Far too many people do not take his position seriously because they see Christianity as a default, as the de facto official religion. This is a Christian nation, they argue, so Chalker should just remain silent. The flaws in this argument would be breathtakingly obvious to those who make it the moment they are required to bow toward Mecca for a Muslim prayer.

The battles that MRFF fights are important. As I said in my opening remarks at Rock Beyond Belief, the separation of church and state is never more important than when it involves those who take an oath to defend the constitution that is the source of that vital principle. And while some may object to Mikey Weinstein’s flamboyant and provocative style, the reality is that no one much cared about these issues, even civil libertarian groups like the ACLU, until he started rocking the boat. No Snowflake in an Avalanche tells the story of how it all happened.

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  • Hercules Grytpype-Thynne

    No Snowfake in an Avalanche tells the story of how it all happened.

    Typo alert.

  • Michael Heath

    Ed writes:

    Far too many people do not take [Dustin Chalker’s] position seriously because they see Christianity as a default, as the de facto official religion. This is a Christian nation, they argue, so Chalker should just remain silent.

    The story of my entire adult life in meat-world. What makes it worse is while I patiently and quietly tolerate all the rituals I must respectfully bear within my social sphere, I am not allowed to express a peep regarding any alternative perspectives. To do so, even in a dispassionate non-pejorative manner, immediately brands me as the intolerant narrow-minded one persecuting others for their beliefs and shunned for some period of time for having the temerity to add a different perspective to the subject at hand.

    In fact a handful of times when I presented facts which falsified a particularly vile bigoted assertion (the usual ‘others’ – gays, atheists, scientists, academics, Democrats), I was told I was blinded by Satan who was in control of me and therefore incapable of believing the Truth. The funniest one was when I noted I was voting for Kerry as a vote against Bush in ’04.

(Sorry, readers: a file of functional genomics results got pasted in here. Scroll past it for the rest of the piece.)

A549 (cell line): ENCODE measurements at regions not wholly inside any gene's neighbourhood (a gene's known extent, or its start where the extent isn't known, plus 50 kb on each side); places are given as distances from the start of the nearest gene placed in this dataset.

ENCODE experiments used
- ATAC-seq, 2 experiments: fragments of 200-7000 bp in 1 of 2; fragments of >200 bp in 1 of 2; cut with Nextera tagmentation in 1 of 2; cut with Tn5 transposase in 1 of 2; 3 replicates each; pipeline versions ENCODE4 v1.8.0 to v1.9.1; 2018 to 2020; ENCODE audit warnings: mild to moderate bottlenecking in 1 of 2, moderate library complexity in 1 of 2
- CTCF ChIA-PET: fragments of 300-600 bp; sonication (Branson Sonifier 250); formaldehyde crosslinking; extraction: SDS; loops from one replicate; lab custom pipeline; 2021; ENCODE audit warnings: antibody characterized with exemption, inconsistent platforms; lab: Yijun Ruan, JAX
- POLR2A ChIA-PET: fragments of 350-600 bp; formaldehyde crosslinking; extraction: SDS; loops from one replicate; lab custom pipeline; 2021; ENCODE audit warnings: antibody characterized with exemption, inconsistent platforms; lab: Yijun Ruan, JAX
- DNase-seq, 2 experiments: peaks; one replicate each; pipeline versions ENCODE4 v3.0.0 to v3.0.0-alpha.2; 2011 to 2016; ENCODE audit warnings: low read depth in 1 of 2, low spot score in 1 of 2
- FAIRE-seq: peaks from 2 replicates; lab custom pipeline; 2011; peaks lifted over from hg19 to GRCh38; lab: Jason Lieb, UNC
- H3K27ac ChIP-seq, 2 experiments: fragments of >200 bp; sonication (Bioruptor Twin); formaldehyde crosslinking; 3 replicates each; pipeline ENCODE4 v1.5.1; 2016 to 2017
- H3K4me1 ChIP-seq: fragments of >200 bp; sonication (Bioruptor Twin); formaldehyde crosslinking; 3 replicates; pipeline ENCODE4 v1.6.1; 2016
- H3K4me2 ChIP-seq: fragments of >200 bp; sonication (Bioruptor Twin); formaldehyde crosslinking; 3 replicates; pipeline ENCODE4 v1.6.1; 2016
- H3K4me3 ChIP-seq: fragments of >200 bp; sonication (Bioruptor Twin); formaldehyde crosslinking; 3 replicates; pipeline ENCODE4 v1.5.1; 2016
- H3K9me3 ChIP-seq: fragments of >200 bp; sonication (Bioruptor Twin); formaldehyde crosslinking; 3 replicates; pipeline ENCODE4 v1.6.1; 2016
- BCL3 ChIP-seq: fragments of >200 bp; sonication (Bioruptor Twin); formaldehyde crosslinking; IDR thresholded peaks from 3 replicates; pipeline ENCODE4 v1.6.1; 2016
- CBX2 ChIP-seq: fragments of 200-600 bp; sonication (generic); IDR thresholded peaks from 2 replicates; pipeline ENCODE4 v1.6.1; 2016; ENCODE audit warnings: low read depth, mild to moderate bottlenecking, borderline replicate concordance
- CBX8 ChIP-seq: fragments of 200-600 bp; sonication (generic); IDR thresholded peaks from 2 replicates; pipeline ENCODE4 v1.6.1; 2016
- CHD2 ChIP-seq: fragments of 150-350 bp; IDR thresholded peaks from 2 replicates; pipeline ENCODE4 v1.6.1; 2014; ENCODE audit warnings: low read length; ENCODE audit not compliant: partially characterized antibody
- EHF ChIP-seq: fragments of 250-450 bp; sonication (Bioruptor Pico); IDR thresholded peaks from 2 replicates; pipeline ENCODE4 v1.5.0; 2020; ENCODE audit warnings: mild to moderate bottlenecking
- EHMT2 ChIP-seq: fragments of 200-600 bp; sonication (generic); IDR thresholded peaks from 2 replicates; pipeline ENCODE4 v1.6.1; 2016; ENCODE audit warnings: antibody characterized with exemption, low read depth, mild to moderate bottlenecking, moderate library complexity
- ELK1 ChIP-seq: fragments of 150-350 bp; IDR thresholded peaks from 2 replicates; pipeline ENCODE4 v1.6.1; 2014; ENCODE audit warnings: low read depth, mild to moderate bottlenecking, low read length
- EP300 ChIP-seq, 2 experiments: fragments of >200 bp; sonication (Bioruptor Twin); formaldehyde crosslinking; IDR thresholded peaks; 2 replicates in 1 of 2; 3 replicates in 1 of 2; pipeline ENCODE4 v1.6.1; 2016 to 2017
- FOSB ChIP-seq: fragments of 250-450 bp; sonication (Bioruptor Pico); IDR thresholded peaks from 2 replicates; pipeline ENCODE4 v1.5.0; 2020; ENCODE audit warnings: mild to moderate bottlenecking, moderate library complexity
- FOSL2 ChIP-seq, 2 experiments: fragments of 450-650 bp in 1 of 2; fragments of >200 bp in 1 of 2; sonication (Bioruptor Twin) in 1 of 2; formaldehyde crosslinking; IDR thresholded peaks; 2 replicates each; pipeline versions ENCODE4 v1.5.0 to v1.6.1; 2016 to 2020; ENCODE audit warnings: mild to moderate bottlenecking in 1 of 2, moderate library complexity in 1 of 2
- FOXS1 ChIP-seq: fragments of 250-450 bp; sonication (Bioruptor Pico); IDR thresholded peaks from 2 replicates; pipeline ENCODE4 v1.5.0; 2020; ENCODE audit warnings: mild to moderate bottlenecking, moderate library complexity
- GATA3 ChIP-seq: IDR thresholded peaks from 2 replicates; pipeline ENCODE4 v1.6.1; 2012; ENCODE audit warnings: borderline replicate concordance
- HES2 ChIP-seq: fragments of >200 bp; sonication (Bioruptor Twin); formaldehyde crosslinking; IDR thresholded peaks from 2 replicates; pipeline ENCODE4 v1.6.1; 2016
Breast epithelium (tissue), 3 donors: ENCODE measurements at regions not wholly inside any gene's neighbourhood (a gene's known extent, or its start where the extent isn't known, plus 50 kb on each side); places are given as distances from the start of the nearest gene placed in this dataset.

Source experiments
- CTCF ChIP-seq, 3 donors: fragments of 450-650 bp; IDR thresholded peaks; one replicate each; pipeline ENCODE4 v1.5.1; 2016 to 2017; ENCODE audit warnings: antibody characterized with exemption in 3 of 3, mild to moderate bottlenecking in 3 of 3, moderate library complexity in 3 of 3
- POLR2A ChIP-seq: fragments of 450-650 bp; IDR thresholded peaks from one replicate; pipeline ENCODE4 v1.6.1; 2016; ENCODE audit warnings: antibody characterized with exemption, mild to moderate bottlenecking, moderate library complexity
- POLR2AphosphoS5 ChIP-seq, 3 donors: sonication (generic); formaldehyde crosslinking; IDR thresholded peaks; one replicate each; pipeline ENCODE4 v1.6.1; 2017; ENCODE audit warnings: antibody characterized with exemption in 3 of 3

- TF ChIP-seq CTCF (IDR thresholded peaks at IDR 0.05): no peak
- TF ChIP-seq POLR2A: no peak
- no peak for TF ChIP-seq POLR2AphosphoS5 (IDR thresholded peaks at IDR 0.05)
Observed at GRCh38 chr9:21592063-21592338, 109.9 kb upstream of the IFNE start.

This is not true of some Christians I know who are either Catholics or Congregationalists and are almost all a joy to be around. It is true of every single fundamentalist (the group within which I was raised) and evangelical I know with the exception of one person. But that person’s also an apostate since she voted for the black Muslim Marxist – which led to some nasty bullying by her ministerial staff, and an influx of conservative viral emails into her box “proving” their position (ignorant racists?) which falsifies any claim those ministers have to the biblical demands about honesty, charity, and how to treat others, i.e., they’re Rick Warren wannabes!

    So for the last several years I’ve almost always remained quiet, where this venue provides an oasis. We have a very long ways to go when it comes to enjoying a society which authentically supports equal rights and is adult enough to make cogent honest arguments, especially when it comes to personal interactions beyond the governmental protections the framers initially instigated which Lincoln and LBJ advanced.